• Where one color (G1) is black (1.0), the result is (G2 + 1 ) / 2. This will always be more than G2, so the result is more black than G2.
  • The formula is commutative since (G1 + G2 ) / 2 = (G2 + G1 ) / 2. This means it does not matter which order two graphics are mixed i.e. which of the two is on the top and which is on the bottom.
  • The formula is not associative since

((G1 + G2 ) /2 + G3 ) / 2 = G1 / 4 + G2 / 4 + G3 / 2
(G1 + (G2 + G3 ) / 2 ) / 2 = G1 / 2 + G2 / 4 + G3 / 4
This is important as it means that when combining three or more objects with this rule for transparency, the final color depends very much on the order of doing the calculations.

Although the formula is simple, it may not be ideal. Human perception of brightness is not linear - we do not necessarily consider that a gray value of 0.5 is halfway between black and white. Such details may not matter when transparency is used only to soften edges, but in more complex designs this may be significant. Most people working seriously with transparency will need to see the results and may fiddle with the colors or (where possible) the algorithm to arrive at the results they need.

This formula can easily be generalized to RGB color or CMYK color by applying the formula to each channel separately. For example, final red = (R1 + R2 ) / 2. But it cannot be applied to all color models. For example Lab color would produce results that were surprising.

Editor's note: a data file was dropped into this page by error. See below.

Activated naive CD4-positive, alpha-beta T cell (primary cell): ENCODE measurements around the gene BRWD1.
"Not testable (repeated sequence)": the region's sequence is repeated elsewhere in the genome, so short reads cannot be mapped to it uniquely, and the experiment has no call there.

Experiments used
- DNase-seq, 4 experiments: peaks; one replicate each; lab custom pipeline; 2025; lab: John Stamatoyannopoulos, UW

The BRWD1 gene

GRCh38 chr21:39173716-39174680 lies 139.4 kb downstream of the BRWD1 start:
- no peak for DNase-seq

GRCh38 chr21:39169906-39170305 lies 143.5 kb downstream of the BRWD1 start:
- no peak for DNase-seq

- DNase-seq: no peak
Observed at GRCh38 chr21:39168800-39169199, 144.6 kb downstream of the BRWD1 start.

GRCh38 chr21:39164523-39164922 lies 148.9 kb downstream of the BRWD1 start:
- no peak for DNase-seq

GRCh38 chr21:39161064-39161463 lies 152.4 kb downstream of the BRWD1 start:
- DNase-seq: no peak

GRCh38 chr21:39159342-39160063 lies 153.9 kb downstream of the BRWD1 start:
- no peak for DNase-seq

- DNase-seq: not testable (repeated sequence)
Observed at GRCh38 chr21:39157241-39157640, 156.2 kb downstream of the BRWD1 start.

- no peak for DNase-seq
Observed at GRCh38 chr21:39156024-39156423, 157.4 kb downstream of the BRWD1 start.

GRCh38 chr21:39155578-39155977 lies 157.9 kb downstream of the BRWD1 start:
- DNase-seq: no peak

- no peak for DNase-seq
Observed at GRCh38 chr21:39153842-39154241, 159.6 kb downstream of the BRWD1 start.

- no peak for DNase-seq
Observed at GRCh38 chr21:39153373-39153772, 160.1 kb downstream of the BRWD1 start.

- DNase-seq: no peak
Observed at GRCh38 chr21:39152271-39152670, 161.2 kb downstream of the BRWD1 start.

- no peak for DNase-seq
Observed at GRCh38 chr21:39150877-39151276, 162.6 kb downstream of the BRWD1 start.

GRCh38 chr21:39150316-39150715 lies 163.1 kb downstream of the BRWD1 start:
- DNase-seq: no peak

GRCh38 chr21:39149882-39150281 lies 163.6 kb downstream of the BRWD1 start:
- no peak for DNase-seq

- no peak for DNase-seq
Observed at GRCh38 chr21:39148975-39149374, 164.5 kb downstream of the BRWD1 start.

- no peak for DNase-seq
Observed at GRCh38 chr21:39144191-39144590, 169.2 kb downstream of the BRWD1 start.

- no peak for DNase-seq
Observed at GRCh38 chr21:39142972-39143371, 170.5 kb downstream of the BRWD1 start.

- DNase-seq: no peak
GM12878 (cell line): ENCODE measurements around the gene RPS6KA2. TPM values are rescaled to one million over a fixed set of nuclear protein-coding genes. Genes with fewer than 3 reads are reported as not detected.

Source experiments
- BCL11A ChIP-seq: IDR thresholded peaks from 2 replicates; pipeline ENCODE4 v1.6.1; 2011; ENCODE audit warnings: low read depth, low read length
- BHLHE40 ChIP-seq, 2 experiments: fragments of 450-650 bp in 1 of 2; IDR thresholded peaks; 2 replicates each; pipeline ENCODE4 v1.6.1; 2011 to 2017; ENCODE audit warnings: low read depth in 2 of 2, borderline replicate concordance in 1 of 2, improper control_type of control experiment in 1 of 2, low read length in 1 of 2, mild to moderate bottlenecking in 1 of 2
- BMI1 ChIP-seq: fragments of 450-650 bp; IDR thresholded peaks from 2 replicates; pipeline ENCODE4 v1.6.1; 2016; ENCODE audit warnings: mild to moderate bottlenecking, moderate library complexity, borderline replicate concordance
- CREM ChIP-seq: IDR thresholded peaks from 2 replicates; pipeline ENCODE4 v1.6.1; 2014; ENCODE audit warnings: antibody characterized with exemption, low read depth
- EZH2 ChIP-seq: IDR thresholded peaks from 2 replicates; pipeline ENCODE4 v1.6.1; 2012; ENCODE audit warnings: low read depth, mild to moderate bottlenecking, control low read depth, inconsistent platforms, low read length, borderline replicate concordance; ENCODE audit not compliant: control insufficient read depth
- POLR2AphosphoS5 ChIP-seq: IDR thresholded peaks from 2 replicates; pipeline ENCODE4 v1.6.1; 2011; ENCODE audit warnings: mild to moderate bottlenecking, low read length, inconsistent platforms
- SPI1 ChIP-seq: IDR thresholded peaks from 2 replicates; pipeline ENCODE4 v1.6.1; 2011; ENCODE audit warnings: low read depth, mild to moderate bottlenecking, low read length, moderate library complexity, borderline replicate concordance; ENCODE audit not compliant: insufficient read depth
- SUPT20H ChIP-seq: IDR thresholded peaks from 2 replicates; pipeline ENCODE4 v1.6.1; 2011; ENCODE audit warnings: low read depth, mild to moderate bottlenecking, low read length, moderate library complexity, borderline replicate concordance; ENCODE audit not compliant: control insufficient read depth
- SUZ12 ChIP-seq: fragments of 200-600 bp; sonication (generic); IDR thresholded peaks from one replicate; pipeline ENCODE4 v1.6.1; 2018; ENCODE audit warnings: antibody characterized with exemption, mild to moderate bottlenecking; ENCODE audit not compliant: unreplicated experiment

An alternative model is that at every point in each element to be combined for transparency there is an associated color and opacity between 0 and 1. For each color channel, you might work with this model: if a channel with intensity G2 and opacity T2 overlays a channel with intensity G1 and opacity T1 the result will be a channel with intensity equal to (1 - T2) * G1 + G2, and opacity 1 - (1 - T2) * (1 - T1). When one is left with a single result after blending, the final result in each channel is multiplied by the final opacity. During intermediate calculations the channel values may be more than the maximum, and the final calculation will bring it back into range. The SVG file specification uses this type of blending, and this is one of the models that can be used in PDF.

Alpha channels may be implemented in this way, where the alpha channel provides an opacity level to be applied equally to all other channels. To work with the above formula, the opacity needs to be scaled to the range 0 to 1, whatever its external representation (often 0 to 255 if using 8 bit samples such as "RGBA").

Transparency in PDF

Starting with version 1.4 of the PDF standard, transparency (including translucency) is supported. This is a very complex model, requiring over 100 pages to document. A key source of complication is that PDF files may contain objects with different color spaces, and blending these is tricky. PDF supports many different blend modes, not just the most common averaging method. In addition, the rules for compositing many overlapping objects allow choices, such as whether a group of objects are blended before being blended with the background, or whether each object in turn is blended into the background.